WILLIE WADDELL'S achievements as a football administrator are embodied in the steel and splendour of Glasgow's Ibrox Stadium, home of his beloved Rangers, although he was also an outstanding player, manager and sports writer.
Ibrox's status as a ground which compares favourably with any in Britain, and all but a few in Europe, was confirmed hours after his death when Scotland's World Cup match against Portugal was staged there.
While Waddell was the visionary behind its modernisation, it was to his bitter regret that it took the Ibrox disaster of 1971 to force the club to confront the future. Only one minute remained of an 'Old Firm' derby game on 2 January when Celtic's Jimmy Johnstone netted what seemed certain to be the only goal. Hundreds of dejected Rangers followers headed for the exits, only for a great roar from those left inside to indicate that their team had equalised. Colin Stein had scored, and many who were in the process of leaving via Stairway 13 tried to scramble back up the steps. They ran straight into those coming out. Under terrible pressure, barriers buckled and hundreds of spectators were trampled underfoot: 66 died, and 145 received serious injuries.
Waddell, then Rangers' team manager, resolved that Ibrox would be rebuilt along continental lines. In 1974, at the World Cup finals in Germany, he saw the model for his ideal '21st-century' stadium in Dortmund. On his return he set about raising pounds 12m to reconstruct Ibrox. Today it houses half the 80,000 who squeezed in on the day of the tragedy, but almost all are seated.
He made his first appearance for Rangers as a 17-year-old right- winger in a 1938 'friendly' against Arsenal, scoring the winning goal. Known in the game as 'the Deedle' from the rhyming slang 'Deedle Dawdle' for his surname, he went on to form a formidable partnership with the late Willie Thornton, and won 17 international caps before retiring in the 1955.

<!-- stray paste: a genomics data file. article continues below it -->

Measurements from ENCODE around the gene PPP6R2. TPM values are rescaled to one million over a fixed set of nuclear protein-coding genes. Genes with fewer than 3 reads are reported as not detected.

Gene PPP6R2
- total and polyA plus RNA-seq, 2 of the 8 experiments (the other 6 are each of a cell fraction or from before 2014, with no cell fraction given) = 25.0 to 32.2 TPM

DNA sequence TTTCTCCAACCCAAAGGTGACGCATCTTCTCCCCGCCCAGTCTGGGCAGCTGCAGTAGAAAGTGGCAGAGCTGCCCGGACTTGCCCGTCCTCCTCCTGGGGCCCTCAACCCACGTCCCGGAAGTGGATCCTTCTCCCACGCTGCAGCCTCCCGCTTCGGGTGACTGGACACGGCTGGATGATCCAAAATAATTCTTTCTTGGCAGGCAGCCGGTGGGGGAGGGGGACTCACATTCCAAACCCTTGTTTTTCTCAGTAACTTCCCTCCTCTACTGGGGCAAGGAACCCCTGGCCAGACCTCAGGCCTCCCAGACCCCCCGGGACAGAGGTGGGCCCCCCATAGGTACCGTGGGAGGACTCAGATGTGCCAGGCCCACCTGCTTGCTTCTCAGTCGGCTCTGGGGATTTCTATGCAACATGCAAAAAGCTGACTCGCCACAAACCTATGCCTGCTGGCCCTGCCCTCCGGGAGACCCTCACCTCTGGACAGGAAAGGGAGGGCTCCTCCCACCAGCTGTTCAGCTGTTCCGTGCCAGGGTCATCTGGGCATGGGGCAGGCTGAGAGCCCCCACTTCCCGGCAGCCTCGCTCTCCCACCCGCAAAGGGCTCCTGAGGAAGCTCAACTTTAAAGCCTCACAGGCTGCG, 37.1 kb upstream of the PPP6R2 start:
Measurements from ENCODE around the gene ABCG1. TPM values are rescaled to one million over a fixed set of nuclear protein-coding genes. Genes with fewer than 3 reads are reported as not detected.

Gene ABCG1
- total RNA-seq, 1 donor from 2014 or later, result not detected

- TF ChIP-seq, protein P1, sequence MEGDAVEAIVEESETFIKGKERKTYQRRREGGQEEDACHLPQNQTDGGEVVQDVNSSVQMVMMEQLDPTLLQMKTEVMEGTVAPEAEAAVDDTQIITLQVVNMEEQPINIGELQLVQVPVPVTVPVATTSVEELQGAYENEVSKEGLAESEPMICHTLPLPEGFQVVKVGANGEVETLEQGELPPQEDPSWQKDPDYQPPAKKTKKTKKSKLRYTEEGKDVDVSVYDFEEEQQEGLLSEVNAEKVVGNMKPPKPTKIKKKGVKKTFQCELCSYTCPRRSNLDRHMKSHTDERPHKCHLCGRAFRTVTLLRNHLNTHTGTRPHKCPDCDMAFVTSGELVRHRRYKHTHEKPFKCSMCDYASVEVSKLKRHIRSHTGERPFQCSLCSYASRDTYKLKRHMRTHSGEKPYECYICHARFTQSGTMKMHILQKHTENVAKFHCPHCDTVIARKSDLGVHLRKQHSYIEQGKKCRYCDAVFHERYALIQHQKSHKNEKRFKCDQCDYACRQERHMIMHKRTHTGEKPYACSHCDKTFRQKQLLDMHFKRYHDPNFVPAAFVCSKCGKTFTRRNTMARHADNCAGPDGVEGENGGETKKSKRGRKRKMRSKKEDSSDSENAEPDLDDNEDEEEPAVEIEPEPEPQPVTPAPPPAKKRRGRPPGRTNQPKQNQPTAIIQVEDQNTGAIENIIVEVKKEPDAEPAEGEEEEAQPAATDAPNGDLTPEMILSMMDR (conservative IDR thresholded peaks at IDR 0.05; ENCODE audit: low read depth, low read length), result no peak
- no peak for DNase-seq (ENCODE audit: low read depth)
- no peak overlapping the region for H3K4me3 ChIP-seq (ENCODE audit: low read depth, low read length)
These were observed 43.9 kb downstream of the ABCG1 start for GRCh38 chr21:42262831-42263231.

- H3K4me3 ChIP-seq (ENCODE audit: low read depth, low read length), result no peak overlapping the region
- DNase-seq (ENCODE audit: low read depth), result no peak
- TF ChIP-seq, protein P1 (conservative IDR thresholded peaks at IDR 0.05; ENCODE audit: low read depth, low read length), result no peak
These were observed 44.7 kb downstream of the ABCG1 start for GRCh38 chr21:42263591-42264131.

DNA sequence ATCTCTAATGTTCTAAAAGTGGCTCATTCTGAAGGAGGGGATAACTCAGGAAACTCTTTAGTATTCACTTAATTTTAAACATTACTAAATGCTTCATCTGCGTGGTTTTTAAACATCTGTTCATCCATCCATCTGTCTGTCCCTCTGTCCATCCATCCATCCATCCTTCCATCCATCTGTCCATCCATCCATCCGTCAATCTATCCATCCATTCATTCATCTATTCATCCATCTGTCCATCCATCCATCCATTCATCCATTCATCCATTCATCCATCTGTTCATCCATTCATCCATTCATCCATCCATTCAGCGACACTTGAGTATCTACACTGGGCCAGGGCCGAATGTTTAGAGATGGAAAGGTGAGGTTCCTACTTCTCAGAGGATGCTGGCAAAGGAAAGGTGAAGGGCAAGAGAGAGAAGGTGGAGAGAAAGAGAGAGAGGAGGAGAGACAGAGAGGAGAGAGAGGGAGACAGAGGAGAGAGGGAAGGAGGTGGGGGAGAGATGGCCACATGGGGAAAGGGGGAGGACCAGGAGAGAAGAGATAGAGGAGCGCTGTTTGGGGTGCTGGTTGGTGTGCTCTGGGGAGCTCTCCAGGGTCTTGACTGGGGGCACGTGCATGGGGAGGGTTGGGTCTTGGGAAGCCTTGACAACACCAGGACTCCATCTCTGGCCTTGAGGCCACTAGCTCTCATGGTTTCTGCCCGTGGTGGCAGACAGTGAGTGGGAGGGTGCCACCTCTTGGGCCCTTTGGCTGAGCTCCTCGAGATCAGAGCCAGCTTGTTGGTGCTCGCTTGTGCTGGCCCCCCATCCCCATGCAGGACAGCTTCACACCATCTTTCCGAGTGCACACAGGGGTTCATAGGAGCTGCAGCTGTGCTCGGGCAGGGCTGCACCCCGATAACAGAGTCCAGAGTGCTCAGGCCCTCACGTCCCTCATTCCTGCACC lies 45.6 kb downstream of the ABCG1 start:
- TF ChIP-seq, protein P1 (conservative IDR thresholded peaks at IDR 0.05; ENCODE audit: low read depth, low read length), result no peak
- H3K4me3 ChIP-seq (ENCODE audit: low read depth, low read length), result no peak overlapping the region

Waddell entered football management with Kilmarnock. Under his guidance, 'Killie' became only the third provincial team to break the post-war grip of the Glasgow and Edinburgh giants by winning the Scottish League Championship. In 1965 they needed to beat their closest rivals, Heart of Midlothian, in the capital on the final day of the season by two goals, and achieved a famous 2-0 victory.
The following year Jock Stein's Celtic began their extraordinary run of nine consecutive titles, and in response to their rivals' stranglehold Rangers called Waddell back into the fold in 1969. He led them to European success in the Cup-Winners' Cup in 1972 in partnership with the coach, Jock Wallace, and then became General Manager. Rangers won two trebles of League, League Cup and Cup before he stepped down in 1978.
Waddell's authority at Rangers was such that even trainee journalists applying to work on the club newspaper had to be vetted by him. During his own career as a press man, before and after managing Kilmarnock, he penned opinionated columns in the now- defunct Evening Citizen and Scottish Daily Express.
In his later years he became vice-chairman and then an honorary director of Rangers, who owe much of their present pre-eminence in terms of facilities, resources and playing success to his single-mindedness.
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